Could you go into some more detail about the Google interview?

For instance, was there whiteboard coding?

What position were you hired for at Google?

I cannot go into detail. However, I can tell you that reading about other people's experiences online, places like Quora, Glassdoor, etc, did help take away much of the mystery

This is awesome.

I just don't understand why we need to donate to OCW. Why can't MIT with its mega endowment fund OCW? Why do ordinary people need to donate to these mega institutions to fund things that mega endowed entities (the government, these mega universities) should be paying for. It's not like OWC is Wikipedia. OCW is associated with MIT. Seems unfair to crowdfund something and then let MIT get the brand recognition. Especially since MIT is so rich.

> (the government, [...]) should be paying for.

If someone can use OCW to advance their knowledge and opportunity in society, and then later in their career voluntarily contribute back something, that is a good model for some people.

Contrast this with the government's role in creating a vocational structure that saddles students with enormous debt right at the start of their working life. Also, the arguably opportunistic behavior of the lending market and universities and the devaluing of education via diploma mills.

> Contrast this with the government's role in creating a vocational structure that saddles students with enormous debt right at the start of their working life

And contrast that with how it was a few decades ago when the government funded universities and a summer job was enough to pay your yearly tuition.

The current loan system is an awful mess of perverse incentives. When people talk about what the government should be doing, they're not talking about the current system.

I believe a lot of endowments have only specific uses. You can't just spend as much as you want on whatever you want. It also gets buy-in from the community. Even if you can afford to run something for free, accepting donations is a great way to measure your impact.

This is true, too. But OCW really cannot cost more than several or several tens of millions of dollars per year, and MIT gets the brand recognition.

Right, but as the parent comment states, it makes sense to run it while also asking for donations.

True. I agree with you for the most part, but we can't forget that this OCW thing is something MIT never had to do. It's probably also quite a money pit, that is besides the donations, which might make adminstrators wonder why they do OCW if it's not atleast self sufficient.

You'd think MIT would be all about educating the world as its mission. But its mission is to remain elite and unattainable for the masses so that it ranks high in US News and World Report. OCW can't really be that much of a money pit considering the resources at this university's disposal.

> You'd think MIT would be all about educating the world as its mission.

Though that sounds like a great mission statement I feel MIT's core mission is probably more along the lines of giving their students a world class education and of course producing world class research from their staff. Although your mission statement fits perfectly with OCW's purpose.

> OCW can't really be that much of a money pit considering the resources at this university's disposal.

It's true it might not be that big of a money pit relative to their total resources, but I figure a money pit is still a money pit and if they are looking to cut something it is likely to be a money pit. Honestly I just hope they never cut the program. I've thoroughly enjoyed MIT OCW courses and they have prepared me for some of my university classes.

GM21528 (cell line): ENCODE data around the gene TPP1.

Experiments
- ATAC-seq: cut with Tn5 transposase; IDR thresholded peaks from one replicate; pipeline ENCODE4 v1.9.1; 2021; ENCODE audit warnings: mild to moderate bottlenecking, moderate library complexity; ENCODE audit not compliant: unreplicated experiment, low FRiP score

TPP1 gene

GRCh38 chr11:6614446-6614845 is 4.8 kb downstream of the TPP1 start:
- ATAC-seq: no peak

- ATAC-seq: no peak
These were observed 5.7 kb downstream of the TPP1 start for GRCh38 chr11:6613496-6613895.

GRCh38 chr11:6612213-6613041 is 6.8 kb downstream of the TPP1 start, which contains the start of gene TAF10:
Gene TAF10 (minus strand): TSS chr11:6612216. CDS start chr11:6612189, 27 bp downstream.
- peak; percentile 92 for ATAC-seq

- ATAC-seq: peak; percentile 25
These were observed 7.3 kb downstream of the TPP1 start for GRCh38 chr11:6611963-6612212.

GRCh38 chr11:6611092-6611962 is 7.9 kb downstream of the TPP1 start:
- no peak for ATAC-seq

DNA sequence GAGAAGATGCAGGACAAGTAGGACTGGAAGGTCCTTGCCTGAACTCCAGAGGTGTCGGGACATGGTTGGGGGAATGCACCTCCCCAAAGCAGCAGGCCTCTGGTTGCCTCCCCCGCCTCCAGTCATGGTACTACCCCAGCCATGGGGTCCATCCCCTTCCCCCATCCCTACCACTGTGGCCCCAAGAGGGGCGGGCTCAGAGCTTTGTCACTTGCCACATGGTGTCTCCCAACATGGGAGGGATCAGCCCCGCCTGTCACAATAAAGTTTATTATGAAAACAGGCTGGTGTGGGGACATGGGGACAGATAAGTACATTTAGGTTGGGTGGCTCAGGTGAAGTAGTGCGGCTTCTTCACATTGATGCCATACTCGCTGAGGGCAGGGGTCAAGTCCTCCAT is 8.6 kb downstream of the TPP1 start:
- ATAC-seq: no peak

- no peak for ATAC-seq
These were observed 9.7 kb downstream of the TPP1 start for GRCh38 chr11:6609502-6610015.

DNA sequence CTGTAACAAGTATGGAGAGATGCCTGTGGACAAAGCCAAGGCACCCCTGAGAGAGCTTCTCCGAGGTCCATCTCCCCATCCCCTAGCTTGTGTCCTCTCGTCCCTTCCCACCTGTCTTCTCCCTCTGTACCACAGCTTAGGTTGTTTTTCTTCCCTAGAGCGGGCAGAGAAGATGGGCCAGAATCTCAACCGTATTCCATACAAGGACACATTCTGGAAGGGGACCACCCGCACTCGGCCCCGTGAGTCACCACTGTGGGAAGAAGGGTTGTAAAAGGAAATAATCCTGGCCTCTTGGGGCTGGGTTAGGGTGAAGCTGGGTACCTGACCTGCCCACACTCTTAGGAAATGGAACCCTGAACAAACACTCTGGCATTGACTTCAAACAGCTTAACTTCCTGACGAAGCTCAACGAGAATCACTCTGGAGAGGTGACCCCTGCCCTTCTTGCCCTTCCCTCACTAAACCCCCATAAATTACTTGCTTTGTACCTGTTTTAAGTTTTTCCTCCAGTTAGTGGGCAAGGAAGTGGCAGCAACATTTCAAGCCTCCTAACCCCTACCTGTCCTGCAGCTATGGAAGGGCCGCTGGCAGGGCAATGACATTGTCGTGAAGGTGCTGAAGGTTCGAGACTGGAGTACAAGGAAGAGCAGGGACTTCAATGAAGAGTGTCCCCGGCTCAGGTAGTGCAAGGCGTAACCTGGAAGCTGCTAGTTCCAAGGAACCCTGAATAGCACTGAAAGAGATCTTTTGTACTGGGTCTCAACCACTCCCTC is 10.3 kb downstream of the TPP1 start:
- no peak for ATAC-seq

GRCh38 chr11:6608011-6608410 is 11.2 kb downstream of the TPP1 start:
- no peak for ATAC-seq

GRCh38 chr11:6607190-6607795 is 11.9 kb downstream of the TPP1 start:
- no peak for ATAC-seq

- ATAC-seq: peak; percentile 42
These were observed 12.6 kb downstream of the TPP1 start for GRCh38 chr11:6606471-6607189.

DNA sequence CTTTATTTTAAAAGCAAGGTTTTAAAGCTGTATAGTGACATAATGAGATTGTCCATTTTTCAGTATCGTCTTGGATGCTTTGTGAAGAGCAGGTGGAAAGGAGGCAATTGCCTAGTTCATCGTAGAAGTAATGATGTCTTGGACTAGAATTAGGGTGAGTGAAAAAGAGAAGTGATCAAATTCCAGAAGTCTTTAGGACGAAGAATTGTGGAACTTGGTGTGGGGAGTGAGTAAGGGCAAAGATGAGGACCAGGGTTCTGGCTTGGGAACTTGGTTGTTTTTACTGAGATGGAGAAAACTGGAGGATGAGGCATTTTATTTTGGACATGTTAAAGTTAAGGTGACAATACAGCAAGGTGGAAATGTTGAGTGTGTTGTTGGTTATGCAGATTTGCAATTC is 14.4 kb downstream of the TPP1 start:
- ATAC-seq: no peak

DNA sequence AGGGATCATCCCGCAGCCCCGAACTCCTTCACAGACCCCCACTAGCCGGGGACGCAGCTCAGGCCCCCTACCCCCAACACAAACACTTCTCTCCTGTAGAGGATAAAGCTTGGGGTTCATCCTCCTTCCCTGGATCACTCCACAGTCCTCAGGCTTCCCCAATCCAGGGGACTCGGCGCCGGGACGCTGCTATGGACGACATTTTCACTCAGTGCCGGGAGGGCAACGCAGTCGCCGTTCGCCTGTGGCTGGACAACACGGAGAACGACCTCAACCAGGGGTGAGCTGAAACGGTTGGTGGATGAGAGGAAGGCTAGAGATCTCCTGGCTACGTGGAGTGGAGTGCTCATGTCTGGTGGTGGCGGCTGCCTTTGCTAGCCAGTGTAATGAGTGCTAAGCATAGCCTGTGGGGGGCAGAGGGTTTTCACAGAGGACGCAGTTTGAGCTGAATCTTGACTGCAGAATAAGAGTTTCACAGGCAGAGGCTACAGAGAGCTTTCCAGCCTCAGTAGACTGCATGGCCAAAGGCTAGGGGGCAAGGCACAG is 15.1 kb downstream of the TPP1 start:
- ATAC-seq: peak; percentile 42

Yeah! That's why it provides an absolute ton of its courses and lecture material online for free!


Wikipedia also has a huge amount of money. I get what you're saying, but the comparison doesn't really work =P

Isn't 100% of Wikipedia's money from donations? Maybe they don't need to raise money every year, but eventually they do need people to donate. MIT doesn't, they have other sources of funding. That was the point of the comparison.

The problem with Wikipedia is that even though they're getting 10x more money than ever, their operating costs are always growing, and they're constantly increasing the amount of money they spend like a runaway train....or so I've read.

Wikipedia is part of a non-profit whose purpose is to spread free information in the world, while MIT is also (supposedly) a non-profit which takes thousands of hundreds of dollars from its students. Not sure if Wikipedia has any other sources of income, but whatever they may be, they're not even close to the potency of MIT.

Just today MIT receives anonymous unrestricted $140 million gift.


$13.2 billion dollar endowment.

Operating budget of $3.3 billion dollars.

$1.6 billion dollars in sponsored research.

I think my wallet can safely stay in my pocket.

That's what I'm saying!

Over the past six years OCW has aided in my evolution as a self educated programmer as well. I just made a donation.

If you want to donate directly here is the link:


Likewise, OCW is one of the key learning I ever had in my career. Resource crunch and lack of good professor were not a problem with the internet and online course. I took OCW algorithms and data structure course and I still remember all the data structures and algorithms being taught in the course. Not just OCW , I find Stanford edu , Berkeley, coursera and udacity really helpful. Thank you to everyone involved in making online coursework accessible. I feel indebted and thankful to this community.

6.042J (Math for CS) is pretty challenging. Anyone who worked through it have any tips when you're stuck? Maybe slightly easier problems to supplement with for practice?

Read an introduction to proofs oriented book such as Book of Proof or my personal favorite:


$150+? Holy fuck.

Hammack's Book of Proof is freely available online and has the solutions to all odd numbered exercises: http://www.people.vcu.edu/~rhammack/BookOfProof/

Yeah steep price, it was a required textbook for my intro to proofs class and I don't regret the purchase...it's one I'll be coming back to often throughout my undergrad.

Quick question: as an "new-grad" applicant with two internships AND an internal referral, my application to Google was categorically rejected on the basis that they are "no longer hiring fresh undergraduates for the Software Engineer position". No initial phone screen, just an automatic email.